Vocational Education Can Reduce the Dropout Rate
With the end of the school year just around the corner, it's a good time to ask why more students aren't going to be getting their high school diplomas. I'm not advocating the use of credit recovery and other fraudulent strategies to increase the number of graduates. Instead, I'm talking about vocational training ("German Apprenticeships in South Carolina," The Wall Street Journal, May 5).
Specifically, I have reference to Germany's model. Realistically recognizing that some students have neither the aptitude for, nor interest in, going to a four-year university, Germany allows students in junior and senior high school to opt for a dual system. Those who choose a vocational track attend vocational classes one or two days a week and spend the rest of the week completing an apprenticeship in their chosen field.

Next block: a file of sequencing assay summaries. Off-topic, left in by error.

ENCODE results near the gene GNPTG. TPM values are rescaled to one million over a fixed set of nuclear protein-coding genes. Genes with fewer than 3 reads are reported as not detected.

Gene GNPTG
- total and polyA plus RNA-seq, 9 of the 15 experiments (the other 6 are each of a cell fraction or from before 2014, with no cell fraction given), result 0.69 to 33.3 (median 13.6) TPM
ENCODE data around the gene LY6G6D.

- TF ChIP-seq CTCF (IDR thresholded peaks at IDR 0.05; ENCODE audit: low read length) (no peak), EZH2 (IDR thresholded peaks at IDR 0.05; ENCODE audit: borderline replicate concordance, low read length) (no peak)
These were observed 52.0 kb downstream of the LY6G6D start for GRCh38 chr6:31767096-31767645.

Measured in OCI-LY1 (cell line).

A little more than half choose this path. As a result, the dropout rate is a fraction of ours, and the country has the lowest rate of youth unemployment in Europe. The supply of well trained workers has been a boon for the German economy. Most importantly, in my view, is that students find great personal satisfaction from their work, which in turn contributes to society.
Vocational education is treated entirely differently in the U.S. As a result, there is a growing worker shortage that threatens economic growth ("When the Welders Came to Capitol Hill," The Wall Street Journal, May 15). Skilled technicians can earn a solid middle-class salary with benefits. The problem is that they are hard to find. Higher wages can't solve the problem if not enough workers exist. That's where high school counselors come in. They need to explain the benefits of a vocational curriculum.